Underneath the watch is a metal plate sans heart rate sensor, an omission not mourned for due to its unreliable nature in previous Android Wear devices. In the silicone strap, with is surprisingly comfortable despite the heft of the metal, my wrist felt comfortable and, in the time I normally took to warm to an analog watch, I grew used to the Access on my wrist at all times. That strap can be swapped out with other silicone or leather options, but the lugs are specific to the Dylan Access line itself, which precludes the use of standard 28mm bands.

Like the Sony SmartWatch 3 before it, the Access has a transflective display, which denotes a reflective layer just above the LCD backlight meant to make it easier to read in direct sunlight. And while this is true, the relatively low-resolution 320x290 pixel screen appears to have a muddy sheen atop it in most all other situations, with poor viewing angles and blacks that appear milky. It's actually a better display than the SmartWatch 3 despite the lower pixel density — colors are more vibrant and, straight on at least, it offers a pleasant enough experience — but after using the Huawei Watch and Moto 360 (2015), this just doesn't cut it anymore.

There's even a "flat tire" towards the bottom of the screen just to reiterate just how far behind the watch's display chops are. That flat tire area doesn't even include an ambient light sensor, so you'll be adjusting brightness manually (though the transflective screen somewhat makes brightness a moot point).

After using the Huawei Watch and Moto 360 (2015), this kind of low-resolution display just doesn't cut it anymore.

Internally, the Dylan is a mix of new and old: it is running Qualcomm's specialized Snapdragon Wear 2100 SoC, which offers a slightly more power-efficient mix of Cortex-A7 cores than the Snapdragon 400 in most Android Wear watches to date, a chip that was built for phones and coopted for wearables.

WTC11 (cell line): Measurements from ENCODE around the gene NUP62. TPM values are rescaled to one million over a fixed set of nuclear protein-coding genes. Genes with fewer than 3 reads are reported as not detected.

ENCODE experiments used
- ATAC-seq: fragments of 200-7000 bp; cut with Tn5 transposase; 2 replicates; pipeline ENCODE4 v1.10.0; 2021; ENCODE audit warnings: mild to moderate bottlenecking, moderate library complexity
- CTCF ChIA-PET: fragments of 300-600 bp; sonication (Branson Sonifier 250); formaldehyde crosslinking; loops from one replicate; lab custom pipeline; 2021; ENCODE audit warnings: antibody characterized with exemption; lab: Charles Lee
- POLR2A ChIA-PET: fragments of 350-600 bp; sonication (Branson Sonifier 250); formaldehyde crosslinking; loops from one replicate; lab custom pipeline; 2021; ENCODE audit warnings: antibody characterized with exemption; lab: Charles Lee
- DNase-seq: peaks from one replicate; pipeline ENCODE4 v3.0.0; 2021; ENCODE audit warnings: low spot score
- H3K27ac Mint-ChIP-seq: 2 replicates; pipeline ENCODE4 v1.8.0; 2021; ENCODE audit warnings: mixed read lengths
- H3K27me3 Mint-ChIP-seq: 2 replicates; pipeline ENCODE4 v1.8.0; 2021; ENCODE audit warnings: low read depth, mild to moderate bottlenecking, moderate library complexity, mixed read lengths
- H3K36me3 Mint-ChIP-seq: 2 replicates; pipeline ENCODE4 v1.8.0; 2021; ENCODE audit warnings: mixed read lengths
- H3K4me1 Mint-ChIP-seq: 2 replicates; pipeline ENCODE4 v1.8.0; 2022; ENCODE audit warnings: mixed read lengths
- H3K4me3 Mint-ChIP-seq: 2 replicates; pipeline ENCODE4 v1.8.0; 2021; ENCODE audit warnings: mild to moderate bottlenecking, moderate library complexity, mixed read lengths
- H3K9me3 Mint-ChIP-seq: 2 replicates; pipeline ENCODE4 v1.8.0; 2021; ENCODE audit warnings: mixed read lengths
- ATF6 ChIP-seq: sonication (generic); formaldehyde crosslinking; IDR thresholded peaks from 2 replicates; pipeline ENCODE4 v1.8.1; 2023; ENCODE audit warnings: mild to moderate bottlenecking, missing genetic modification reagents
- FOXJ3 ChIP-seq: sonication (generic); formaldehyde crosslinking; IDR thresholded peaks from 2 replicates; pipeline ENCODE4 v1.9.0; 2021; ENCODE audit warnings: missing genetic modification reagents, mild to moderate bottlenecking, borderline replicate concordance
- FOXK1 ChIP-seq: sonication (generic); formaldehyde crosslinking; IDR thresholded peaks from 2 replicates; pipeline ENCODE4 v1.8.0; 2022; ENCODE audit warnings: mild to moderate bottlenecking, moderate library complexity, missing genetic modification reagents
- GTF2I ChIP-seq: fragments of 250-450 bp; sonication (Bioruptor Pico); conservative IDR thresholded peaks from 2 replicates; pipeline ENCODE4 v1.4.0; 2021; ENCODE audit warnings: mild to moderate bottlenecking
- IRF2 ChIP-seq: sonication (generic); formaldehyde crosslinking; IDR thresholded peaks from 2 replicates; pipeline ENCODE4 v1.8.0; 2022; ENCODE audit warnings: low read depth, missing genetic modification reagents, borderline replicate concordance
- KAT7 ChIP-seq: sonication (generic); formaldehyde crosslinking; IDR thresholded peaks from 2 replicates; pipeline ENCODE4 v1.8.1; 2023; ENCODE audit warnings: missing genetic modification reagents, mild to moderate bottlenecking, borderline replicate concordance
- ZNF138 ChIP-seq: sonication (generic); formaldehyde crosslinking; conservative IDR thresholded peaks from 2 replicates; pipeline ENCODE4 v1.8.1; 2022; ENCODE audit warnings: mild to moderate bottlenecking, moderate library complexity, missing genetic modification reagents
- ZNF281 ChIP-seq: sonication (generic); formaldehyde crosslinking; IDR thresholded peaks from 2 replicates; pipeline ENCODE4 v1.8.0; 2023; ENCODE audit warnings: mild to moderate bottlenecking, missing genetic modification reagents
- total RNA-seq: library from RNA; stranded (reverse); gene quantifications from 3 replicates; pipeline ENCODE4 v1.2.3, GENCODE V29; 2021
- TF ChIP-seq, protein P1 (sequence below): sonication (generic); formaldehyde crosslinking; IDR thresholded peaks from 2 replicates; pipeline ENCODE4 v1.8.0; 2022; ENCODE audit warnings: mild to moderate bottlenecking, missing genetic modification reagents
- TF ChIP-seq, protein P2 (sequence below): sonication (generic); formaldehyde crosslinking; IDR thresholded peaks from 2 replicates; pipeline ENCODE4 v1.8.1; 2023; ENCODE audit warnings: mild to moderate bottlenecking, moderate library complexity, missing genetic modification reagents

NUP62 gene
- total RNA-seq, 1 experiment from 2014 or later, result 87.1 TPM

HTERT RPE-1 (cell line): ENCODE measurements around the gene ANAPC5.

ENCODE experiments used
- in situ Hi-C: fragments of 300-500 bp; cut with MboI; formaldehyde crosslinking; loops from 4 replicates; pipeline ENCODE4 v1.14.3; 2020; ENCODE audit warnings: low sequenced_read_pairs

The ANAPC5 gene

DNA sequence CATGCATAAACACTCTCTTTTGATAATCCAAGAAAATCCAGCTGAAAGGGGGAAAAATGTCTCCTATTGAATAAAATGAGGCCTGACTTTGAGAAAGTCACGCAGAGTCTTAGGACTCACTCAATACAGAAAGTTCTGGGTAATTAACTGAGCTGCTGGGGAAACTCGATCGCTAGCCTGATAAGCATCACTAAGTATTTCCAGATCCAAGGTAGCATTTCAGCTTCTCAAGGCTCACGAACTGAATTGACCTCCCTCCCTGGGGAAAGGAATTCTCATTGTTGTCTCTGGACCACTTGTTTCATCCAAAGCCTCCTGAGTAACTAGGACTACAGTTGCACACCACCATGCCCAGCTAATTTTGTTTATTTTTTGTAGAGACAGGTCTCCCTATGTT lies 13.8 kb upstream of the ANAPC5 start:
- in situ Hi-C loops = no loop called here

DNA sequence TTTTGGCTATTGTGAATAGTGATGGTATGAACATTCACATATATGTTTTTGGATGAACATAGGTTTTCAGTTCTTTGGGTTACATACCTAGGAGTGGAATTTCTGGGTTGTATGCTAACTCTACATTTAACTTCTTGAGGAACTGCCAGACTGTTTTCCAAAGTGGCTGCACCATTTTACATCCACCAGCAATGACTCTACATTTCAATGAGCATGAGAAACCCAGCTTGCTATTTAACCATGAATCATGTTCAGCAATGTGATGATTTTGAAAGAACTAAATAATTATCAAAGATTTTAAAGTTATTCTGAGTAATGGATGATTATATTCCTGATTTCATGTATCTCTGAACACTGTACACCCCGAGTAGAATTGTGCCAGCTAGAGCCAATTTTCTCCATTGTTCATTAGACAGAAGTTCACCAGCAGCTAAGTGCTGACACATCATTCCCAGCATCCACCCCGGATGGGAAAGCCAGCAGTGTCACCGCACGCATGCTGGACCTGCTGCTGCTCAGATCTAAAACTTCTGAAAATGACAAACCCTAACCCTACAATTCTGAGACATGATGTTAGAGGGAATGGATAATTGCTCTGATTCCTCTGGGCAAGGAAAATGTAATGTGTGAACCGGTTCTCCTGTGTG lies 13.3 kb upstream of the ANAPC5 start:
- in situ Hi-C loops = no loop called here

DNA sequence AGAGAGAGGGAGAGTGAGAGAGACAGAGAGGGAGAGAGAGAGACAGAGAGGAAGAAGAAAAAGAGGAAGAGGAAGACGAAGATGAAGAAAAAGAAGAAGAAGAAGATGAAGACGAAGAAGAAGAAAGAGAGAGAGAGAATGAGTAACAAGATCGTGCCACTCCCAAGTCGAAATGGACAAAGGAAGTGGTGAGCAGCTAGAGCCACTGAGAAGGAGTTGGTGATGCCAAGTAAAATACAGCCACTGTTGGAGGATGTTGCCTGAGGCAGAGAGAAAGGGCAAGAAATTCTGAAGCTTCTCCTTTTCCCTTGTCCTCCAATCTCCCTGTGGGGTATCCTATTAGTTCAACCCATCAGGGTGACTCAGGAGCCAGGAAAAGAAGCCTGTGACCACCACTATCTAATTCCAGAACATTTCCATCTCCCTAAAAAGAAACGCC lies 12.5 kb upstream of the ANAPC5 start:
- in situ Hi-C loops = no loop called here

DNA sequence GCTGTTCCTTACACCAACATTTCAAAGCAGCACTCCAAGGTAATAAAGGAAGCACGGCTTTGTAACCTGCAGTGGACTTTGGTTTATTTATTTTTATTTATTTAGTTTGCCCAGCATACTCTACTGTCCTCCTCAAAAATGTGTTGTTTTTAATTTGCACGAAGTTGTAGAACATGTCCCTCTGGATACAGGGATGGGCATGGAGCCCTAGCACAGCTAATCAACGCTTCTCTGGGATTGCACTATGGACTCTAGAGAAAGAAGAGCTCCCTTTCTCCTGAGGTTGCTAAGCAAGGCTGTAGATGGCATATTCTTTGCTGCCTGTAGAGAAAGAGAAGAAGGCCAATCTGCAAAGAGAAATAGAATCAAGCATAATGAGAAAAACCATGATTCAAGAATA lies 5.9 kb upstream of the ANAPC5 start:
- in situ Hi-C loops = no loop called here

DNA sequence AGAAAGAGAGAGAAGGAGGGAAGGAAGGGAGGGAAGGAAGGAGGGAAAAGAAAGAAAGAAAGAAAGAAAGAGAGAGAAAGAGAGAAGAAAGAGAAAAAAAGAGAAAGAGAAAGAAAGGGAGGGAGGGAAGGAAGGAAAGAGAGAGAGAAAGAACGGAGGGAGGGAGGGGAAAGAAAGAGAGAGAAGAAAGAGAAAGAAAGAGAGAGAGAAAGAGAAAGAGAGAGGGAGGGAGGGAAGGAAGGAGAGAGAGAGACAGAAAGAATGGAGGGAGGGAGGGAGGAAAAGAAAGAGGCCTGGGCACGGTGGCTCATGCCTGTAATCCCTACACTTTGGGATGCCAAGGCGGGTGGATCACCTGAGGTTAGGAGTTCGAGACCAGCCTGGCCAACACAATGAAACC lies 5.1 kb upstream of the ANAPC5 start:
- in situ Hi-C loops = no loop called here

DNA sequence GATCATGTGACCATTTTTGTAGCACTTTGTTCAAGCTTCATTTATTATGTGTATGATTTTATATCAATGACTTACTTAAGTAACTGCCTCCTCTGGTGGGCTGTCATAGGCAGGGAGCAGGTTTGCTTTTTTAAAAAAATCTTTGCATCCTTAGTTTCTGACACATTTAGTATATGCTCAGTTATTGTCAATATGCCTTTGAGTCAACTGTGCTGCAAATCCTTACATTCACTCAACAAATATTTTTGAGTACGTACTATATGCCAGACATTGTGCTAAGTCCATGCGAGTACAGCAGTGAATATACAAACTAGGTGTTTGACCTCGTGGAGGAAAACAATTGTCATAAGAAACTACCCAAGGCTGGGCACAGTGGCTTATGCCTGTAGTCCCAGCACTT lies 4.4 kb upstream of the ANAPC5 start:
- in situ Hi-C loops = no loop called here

At 1.2GHz, the Wear 2100 cores are clocked identically to the Snapdragon 400s found in most Wear devices, and it is built on an identical 28nm process, so it's no surprise that the Access lasted roughly the same amount per charge as any previous Android-based wearable I've used. The main difference is the optional integrated X5 baseband, which will allow future watches 3G connectivity, a feature Michael Kors clearly doesn't care for. There is also 512MB of RAM and 4GB of internal storage — standard on Android Wear devices since their debut.

While battery life is on par with other smartwatches in its class, the charging experience certainly isn't. Taking design cues, without the know-how from Apple, the Access line charges wirelessly from its underside via a white, circular magnetic cable. While this allows the watch to be water resistant up to 10 meters (33ft), it is otherwise near-useless. The magnets are not nearly strong enough to latch on for any length of time, and I was forced to weigh it down the entire bundle with a book to get keep it connected. Even then, the orientation is such that it often slips off. I woke up to more than a few mornings of the Access fully dead despite being ostensibly attached to its charger.

Michael Kors Access Software

If you've used Android Wear since its inception, the experience here is a known quantity. While Michael Kors bundles its "Access" app, which allows for customizations of its varied and colorful watch face collection, there are no particularly unique tricks to note. It's also interesting that this is one of the least fitness-oriented Android Wear watches I've seen, with no native exercise or tracking app to speak of other than Google's own Fit experience.

The Access app is at once confusing and ultra-simple, and more than a little useless.